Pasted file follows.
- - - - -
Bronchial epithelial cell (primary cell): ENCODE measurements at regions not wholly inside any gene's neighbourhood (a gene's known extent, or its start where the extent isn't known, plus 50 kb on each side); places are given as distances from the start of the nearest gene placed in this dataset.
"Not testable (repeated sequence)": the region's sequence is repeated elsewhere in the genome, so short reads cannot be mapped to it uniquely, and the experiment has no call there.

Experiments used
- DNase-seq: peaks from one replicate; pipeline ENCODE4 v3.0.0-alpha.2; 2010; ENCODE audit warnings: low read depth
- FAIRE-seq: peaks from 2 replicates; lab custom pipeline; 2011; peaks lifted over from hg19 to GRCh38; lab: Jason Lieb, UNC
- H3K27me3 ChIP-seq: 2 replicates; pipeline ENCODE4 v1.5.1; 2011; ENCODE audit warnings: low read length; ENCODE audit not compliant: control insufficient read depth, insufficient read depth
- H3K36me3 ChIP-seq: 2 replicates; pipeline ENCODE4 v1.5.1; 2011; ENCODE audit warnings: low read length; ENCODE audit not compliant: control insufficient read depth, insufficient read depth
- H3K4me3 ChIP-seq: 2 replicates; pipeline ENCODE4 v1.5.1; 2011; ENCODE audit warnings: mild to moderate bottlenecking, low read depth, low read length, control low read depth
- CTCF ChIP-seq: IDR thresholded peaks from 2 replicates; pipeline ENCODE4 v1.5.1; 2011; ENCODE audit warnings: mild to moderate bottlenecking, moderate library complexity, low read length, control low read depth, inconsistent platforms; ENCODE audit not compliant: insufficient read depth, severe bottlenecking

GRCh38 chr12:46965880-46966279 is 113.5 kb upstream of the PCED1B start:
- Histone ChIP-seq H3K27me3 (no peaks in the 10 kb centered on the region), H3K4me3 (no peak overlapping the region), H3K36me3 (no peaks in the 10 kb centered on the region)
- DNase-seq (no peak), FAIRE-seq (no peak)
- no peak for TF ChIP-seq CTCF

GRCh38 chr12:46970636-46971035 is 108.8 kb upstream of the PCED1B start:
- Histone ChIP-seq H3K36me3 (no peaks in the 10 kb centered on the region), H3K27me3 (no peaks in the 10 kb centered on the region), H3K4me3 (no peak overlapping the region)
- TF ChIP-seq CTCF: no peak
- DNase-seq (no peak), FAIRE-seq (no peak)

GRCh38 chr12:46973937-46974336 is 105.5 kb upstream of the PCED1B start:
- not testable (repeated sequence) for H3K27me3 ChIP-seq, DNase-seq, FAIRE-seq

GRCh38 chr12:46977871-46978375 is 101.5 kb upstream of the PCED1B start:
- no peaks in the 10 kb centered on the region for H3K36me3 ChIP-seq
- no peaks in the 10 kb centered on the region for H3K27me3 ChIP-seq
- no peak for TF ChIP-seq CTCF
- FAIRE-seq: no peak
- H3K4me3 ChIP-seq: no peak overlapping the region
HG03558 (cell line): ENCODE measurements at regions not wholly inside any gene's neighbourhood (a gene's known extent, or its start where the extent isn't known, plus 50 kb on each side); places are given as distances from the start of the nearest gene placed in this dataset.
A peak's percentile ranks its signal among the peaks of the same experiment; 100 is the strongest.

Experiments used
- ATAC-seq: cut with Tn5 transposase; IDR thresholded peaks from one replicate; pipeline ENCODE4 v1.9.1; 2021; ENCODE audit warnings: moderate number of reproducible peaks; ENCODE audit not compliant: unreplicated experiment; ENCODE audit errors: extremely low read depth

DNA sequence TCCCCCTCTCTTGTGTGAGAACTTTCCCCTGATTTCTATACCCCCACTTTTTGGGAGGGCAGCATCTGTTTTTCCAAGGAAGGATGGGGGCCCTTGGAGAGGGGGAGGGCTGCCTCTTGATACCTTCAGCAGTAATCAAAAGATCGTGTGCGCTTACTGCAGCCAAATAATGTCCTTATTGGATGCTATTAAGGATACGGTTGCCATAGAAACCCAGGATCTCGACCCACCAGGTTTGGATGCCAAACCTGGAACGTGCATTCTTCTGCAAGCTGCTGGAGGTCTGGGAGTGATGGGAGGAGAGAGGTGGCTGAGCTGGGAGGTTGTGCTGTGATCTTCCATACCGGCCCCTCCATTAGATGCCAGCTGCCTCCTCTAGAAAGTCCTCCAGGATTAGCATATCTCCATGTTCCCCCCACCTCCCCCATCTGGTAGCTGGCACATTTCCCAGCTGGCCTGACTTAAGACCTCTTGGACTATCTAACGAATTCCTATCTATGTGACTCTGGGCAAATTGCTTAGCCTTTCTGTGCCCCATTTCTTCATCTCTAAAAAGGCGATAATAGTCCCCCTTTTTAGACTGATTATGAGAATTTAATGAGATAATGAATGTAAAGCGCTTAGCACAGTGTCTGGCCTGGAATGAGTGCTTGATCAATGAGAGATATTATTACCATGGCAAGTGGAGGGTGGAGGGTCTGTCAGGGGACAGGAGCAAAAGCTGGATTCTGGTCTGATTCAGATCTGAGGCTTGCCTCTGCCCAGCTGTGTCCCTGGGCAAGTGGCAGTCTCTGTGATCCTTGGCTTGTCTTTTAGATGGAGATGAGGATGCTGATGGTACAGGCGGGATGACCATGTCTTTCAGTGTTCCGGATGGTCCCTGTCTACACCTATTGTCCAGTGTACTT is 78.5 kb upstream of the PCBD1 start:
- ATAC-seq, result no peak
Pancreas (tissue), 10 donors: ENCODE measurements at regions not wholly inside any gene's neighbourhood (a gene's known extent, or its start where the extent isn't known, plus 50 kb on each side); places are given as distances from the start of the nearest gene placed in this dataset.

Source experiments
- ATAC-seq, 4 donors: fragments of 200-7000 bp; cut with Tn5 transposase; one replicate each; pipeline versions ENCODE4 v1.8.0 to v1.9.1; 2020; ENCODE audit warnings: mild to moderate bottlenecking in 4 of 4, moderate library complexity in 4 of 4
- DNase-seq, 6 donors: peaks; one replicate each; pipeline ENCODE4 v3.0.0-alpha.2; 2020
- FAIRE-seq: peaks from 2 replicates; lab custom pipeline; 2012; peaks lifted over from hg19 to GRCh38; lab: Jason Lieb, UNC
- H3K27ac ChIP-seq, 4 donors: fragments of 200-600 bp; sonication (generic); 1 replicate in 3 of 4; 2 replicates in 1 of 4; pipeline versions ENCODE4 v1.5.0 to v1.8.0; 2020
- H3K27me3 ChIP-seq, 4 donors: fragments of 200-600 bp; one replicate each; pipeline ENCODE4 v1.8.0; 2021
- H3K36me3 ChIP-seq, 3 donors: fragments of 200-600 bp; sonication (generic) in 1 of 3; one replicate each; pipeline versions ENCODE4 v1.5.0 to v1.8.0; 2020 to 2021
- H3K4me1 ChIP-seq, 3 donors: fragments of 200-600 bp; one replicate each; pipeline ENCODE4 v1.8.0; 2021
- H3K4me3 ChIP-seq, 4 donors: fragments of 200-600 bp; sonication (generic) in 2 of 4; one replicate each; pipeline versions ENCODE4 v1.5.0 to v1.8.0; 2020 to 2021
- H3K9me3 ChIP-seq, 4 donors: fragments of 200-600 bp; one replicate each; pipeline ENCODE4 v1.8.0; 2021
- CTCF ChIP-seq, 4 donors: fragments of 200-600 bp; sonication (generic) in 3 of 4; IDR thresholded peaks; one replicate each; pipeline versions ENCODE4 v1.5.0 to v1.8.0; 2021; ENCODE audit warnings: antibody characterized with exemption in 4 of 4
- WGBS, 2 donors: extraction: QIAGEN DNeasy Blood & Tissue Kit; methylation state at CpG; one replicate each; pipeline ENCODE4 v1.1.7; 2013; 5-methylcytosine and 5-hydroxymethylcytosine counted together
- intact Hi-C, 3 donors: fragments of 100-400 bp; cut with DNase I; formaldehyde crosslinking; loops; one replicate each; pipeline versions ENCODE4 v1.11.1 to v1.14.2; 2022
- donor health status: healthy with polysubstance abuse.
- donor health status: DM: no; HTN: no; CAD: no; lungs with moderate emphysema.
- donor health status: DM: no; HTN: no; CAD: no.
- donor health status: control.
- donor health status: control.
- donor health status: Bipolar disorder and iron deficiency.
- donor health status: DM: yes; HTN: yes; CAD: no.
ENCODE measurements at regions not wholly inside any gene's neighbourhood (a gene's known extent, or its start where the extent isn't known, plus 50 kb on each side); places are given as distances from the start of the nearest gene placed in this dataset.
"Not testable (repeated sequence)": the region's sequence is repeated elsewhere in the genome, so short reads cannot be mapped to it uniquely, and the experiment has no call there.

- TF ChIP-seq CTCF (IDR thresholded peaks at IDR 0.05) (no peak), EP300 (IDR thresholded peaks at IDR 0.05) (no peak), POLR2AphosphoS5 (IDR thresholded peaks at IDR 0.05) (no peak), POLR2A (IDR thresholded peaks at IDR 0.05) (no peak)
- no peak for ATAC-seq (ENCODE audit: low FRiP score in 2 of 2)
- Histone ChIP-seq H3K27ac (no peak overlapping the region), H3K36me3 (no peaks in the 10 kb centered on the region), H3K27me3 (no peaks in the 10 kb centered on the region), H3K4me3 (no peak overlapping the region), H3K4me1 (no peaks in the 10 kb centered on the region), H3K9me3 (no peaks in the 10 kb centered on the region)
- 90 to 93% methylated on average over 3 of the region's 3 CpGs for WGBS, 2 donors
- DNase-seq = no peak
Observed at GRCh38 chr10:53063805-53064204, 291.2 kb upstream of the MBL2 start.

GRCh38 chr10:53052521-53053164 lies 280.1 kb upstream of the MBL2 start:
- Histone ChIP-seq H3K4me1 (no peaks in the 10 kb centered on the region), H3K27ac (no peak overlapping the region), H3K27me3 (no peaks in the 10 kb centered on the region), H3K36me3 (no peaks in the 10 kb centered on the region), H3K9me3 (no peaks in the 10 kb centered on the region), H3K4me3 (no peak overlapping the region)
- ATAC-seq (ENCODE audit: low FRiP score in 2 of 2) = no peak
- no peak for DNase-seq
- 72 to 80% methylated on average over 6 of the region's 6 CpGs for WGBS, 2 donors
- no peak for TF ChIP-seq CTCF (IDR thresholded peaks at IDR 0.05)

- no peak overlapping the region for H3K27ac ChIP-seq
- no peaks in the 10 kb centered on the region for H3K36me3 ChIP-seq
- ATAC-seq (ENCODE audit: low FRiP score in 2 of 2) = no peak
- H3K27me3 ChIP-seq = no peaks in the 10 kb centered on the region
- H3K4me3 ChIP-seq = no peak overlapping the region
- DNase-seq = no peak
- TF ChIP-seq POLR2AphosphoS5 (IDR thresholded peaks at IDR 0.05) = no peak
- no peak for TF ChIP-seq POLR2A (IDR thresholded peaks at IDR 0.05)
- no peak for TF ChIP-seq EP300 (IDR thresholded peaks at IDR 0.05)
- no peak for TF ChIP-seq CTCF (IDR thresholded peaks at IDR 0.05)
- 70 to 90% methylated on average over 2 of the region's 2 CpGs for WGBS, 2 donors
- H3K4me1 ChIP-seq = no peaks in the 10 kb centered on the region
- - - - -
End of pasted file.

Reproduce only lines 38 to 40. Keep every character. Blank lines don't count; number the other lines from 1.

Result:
- H3K27me3 ChIP-seq, 4 donors: fragments of 200-600 bp; one replicate each; pipeline ENCODE4 v1.8.0; 2021
- H3K36me3 ChIP-seq, 3 donors: fragments of 200-600 bp; sonication (generic) in 1 of 3; one replicate each; pipeline versions ENCODE4 v1.5.0 to v1.8.0; 2020 to 2021
- H3K4me1 ChIP-seq, 3 donors: fragments of 200-600 bp; one replicate each; pipeline ENCODE4 v1.8.0; 2021